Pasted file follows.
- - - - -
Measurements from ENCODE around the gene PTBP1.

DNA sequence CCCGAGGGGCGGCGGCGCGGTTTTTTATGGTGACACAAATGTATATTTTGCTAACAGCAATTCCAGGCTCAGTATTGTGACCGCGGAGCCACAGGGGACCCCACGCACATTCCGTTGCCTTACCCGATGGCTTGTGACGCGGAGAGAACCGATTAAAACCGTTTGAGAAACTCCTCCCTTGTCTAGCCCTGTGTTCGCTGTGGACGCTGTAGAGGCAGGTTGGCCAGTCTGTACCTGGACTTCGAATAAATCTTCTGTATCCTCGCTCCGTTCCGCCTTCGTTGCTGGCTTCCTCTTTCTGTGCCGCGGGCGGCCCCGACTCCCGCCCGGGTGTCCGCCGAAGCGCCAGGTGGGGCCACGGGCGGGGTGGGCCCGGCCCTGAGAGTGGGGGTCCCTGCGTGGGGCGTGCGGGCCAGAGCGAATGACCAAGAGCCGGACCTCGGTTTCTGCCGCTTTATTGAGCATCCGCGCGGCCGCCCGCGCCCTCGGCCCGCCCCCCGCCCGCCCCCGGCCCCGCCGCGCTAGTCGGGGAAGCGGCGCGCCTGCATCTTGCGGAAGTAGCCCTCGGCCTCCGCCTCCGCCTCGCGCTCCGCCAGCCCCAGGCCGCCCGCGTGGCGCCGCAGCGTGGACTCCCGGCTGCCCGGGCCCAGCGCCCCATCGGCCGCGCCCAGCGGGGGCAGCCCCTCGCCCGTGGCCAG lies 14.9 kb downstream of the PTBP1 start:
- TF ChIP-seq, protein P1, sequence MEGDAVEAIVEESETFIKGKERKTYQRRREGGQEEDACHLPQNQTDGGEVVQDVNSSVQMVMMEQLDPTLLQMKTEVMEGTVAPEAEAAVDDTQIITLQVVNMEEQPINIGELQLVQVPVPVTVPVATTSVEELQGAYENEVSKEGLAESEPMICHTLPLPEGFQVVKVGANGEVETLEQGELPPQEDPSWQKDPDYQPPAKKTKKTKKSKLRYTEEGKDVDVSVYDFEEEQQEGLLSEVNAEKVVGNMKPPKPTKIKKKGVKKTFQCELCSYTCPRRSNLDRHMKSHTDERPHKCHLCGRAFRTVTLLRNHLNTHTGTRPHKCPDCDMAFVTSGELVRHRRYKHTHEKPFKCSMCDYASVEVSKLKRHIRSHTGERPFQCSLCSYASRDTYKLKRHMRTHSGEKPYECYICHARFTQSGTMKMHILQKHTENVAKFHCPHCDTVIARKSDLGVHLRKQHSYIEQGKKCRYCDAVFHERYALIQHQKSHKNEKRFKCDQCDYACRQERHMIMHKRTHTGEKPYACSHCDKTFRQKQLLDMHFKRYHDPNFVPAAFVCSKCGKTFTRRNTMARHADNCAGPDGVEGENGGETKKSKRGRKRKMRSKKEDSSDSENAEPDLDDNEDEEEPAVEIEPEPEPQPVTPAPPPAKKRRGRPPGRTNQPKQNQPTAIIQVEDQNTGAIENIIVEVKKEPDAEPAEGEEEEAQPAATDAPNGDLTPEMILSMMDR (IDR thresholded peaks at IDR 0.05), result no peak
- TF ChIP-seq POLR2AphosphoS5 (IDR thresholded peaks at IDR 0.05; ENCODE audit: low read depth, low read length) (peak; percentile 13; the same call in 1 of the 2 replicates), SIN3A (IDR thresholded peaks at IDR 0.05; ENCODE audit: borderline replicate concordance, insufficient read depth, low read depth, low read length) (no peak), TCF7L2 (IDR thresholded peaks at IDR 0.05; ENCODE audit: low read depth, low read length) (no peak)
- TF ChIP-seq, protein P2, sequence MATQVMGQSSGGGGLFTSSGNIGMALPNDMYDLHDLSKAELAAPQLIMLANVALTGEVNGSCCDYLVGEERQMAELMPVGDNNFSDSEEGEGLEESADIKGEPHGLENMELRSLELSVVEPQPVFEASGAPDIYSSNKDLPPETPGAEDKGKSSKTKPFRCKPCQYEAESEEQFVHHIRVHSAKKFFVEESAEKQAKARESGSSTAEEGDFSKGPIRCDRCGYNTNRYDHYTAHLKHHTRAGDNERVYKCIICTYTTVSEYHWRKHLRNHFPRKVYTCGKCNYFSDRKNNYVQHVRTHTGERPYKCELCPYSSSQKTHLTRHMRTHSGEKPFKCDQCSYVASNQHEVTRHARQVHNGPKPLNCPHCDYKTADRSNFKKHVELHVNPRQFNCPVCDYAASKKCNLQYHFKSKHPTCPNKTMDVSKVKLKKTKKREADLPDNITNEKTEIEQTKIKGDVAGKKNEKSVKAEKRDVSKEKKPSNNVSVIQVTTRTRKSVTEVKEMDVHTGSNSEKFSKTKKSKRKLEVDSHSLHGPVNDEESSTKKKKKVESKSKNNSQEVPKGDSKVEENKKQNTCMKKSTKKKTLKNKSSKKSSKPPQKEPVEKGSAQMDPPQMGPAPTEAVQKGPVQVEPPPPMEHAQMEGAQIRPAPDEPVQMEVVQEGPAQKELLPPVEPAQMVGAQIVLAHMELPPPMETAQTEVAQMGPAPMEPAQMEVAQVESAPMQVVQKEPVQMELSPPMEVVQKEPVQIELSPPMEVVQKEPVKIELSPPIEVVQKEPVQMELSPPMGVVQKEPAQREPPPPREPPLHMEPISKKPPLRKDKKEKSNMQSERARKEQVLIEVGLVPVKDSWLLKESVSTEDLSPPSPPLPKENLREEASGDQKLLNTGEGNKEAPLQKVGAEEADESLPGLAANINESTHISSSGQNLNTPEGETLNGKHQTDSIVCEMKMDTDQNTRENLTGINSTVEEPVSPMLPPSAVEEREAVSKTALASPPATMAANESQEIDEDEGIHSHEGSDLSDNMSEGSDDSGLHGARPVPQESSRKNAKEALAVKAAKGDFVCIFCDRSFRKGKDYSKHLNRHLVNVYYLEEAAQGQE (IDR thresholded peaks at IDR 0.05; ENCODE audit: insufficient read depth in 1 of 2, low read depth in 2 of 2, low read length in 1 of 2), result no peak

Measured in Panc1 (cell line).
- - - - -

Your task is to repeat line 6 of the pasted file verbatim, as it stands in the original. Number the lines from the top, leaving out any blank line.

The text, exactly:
Measured in Panc1 (cell line).